It is not a secret that iPhone was designed as a software platform. The ability to adapt to different task just by a change in programming is similar to that of a personal computer.
To make a hardware design that could last trough numerous updates in the future, fulfilling ever larger variety of roles is not an easy challenge. Too keep such a design on the top for more than a year constitutes and outstanding achievement. To have a mobile phone to continue to inspire awe and excitement even 12 months after its announcement is plain groundbreaking.
Yet, the iPhone has done it and by the looks of it will continue to do so.
What are the secrets that bring it such long life? Well, there is the advanced software and there is the well designed hardware.
While the software side is pretty well covered by the media, the only thing that seems to be making headlines on the hardware side apart from the 16GB memory update is the lack of 3G.
The iPhone, like all Apple products is an amazing piece of hardware. It is ahead in some respects to its yet unreleased rivals, but as far as the user experience is concerned, it is unrivaled.
To create truly long lived device Apple has wrapped a set of matured components in an advanced design that is simple yet elegant and efficient. These internal components have been engineered to work flawlessly and seem to be replaceable as new one become available. What is amazing is that internal changes have happened just as seamlessly to the customer as were the software upgrades. In the 6 months before its launch on June 29 2007, Apple managed to switch to a better battery and scratch proof screen cover. Later on came the 16GB memory update and with it Apple has apparently introduced better loudspeaker into the iPhone. All these physical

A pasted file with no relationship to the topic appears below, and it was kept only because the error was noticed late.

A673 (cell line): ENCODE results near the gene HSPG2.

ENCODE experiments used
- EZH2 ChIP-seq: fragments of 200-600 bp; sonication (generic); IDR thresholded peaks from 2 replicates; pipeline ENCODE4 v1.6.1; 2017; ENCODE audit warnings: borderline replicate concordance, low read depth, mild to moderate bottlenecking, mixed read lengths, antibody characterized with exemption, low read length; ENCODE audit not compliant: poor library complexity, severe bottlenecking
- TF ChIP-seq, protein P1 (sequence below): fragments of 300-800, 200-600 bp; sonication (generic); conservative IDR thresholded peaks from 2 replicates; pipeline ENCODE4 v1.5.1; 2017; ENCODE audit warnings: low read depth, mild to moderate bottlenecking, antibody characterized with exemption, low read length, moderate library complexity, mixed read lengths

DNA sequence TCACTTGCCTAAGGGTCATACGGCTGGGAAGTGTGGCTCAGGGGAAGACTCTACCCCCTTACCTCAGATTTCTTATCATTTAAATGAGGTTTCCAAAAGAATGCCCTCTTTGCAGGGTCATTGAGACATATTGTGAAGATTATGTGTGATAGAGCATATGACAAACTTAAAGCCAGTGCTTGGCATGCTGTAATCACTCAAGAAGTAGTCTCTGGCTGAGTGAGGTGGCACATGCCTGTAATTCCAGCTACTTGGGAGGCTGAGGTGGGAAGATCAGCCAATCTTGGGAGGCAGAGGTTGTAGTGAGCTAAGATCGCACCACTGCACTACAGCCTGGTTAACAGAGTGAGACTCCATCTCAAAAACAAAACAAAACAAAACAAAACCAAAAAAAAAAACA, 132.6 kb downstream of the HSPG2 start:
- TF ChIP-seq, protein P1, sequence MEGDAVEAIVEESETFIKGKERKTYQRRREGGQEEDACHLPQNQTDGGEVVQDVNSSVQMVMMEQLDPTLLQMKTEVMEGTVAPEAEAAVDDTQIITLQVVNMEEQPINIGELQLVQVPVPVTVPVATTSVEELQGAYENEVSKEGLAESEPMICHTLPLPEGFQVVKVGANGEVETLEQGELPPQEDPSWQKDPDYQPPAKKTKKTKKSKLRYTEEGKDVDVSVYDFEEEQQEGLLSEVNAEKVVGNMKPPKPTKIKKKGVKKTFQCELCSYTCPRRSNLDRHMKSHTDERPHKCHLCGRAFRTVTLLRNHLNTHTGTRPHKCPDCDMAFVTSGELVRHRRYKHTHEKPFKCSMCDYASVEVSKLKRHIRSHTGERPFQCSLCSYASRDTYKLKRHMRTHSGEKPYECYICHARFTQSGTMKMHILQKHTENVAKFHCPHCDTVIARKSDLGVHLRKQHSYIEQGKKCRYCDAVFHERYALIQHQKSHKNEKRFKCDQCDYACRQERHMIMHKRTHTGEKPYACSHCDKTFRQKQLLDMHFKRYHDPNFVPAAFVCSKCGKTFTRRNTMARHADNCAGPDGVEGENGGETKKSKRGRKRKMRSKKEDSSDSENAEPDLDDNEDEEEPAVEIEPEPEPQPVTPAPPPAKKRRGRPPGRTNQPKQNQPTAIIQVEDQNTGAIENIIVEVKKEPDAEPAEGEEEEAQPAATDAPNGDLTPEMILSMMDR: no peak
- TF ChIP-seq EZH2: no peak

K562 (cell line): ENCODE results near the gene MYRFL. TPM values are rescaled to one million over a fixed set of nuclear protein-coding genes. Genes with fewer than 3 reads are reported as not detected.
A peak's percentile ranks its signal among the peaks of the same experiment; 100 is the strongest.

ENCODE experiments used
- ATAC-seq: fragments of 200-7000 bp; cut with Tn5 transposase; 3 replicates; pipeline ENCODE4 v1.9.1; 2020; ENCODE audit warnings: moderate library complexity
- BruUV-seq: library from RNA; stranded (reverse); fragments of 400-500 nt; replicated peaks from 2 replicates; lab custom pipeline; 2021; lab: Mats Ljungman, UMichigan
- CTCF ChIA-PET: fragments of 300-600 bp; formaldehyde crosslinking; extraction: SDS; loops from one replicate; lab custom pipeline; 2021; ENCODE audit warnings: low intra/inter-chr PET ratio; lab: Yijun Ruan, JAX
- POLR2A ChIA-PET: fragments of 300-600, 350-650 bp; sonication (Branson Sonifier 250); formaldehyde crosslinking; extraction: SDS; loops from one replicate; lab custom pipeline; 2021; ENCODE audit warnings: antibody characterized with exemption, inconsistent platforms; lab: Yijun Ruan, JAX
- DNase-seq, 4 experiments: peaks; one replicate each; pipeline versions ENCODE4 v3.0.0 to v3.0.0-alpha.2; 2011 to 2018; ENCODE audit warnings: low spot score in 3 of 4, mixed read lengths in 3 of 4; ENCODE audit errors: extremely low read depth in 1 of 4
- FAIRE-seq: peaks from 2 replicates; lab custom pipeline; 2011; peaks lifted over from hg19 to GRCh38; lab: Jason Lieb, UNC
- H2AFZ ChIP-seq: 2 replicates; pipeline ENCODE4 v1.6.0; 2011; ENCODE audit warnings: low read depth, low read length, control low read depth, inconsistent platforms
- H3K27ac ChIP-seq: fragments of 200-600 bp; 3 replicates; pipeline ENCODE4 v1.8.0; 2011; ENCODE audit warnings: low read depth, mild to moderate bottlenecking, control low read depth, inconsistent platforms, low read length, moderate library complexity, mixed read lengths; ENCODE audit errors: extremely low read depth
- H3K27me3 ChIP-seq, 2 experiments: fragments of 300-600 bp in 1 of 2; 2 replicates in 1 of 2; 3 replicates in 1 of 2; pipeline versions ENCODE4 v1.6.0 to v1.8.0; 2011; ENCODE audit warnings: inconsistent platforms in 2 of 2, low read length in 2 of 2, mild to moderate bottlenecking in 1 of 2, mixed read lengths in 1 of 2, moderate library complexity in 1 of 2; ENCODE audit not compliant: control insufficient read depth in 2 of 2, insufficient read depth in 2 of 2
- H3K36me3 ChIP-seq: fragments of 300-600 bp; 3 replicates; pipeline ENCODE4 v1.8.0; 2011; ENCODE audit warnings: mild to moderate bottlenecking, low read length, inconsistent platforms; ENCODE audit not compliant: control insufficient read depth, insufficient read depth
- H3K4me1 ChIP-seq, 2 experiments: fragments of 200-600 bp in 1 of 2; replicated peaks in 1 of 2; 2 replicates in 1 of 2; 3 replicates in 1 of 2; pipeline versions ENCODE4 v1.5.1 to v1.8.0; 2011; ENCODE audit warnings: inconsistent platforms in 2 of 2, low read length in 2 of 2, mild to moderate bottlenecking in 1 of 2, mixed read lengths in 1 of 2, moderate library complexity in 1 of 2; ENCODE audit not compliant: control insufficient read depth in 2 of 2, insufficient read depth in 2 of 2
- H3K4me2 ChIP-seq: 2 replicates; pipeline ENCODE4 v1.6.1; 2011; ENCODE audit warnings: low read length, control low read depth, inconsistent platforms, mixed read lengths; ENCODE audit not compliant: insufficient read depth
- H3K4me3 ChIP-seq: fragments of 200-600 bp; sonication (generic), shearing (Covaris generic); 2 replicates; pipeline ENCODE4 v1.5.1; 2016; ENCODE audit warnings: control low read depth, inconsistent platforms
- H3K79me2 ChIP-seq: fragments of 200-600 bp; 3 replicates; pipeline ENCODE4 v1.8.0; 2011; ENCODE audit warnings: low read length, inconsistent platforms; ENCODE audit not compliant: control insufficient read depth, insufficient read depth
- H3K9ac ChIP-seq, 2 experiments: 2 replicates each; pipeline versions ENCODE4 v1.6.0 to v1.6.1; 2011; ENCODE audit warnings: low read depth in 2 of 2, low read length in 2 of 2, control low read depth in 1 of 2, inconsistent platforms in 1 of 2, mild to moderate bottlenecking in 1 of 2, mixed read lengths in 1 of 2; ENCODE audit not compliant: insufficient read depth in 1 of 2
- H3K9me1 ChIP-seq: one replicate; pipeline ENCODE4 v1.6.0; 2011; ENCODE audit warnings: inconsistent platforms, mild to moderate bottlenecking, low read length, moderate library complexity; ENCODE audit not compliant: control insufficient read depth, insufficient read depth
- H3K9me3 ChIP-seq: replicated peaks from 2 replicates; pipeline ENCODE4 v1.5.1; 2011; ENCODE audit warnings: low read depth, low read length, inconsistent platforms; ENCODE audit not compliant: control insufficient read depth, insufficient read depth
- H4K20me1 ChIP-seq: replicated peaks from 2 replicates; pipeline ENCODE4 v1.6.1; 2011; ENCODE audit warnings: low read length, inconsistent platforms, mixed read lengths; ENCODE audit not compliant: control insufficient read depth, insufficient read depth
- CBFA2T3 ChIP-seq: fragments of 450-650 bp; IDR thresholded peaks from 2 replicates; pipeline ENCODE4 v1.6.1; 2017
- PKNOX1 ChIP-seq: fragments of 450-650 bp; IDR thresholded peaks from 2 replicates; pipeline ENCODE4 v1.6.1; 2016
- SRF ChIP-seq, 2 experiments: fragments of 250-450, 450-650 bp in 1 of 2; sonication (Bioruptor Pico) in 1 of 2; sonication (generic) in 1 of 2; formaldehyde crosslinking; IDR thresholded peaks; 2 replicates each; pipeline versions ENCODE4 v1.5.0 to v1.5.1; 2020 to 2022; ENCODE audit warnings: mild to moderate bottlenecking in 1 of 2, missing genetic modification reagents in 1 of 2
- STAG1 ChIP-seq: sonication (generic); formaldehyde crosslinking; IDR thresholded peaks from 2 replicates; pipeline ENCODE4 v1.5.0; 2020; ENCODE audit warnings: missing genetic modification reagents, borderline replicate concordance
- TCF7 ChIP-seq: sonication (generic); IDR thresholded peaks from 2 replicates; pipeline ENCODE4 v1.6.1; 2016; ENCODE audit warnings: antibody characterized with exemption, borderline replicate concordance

changes came without any noticeable change in the iPhone appearance; only in the user experience.
Other rival Smartphone like the Nokia 95 have undergone two distinctive visual changes, the latest being the even more iPhone looking N96. The introduction of every new model making the previous ones obsolete. And while the original N95 was impressive on paper, it is far more buggy and battery drawing that the iPhone.
So what is the next hardware change for the iPhone?
Possibly a 3G chip replacing the current EDGE chip in the production line. US iPhone users will certainly benefit from the change, mostly in light of this year’s efforts by AT&T to upgrade its 3G network. If Apple had found a suitable chip for the iPhone, they are very likely to introduce it this summer, to make sure they meet there10, 000,000 sold units target bore the year is up. Alternatively they might introduce the iPhone into a lot more countries where 3G is not such a big deal by another type of business deal. A deal very different from the one they have with AT&T and the European carriers.
At the end of the day I think that more iPhone sales hinge not on the 3G chip but on availability, price and its software capabilities. After all, a native app will consume a lot less traffic than the same web app, emulating 3G speeds of information access.
Still, I believe that the answer to the question: Is the iPhone's hardware truly upgradeable? will be answered on Macworld 2009. If we do not see the classic iPhone with new appearance, the answer has been YES.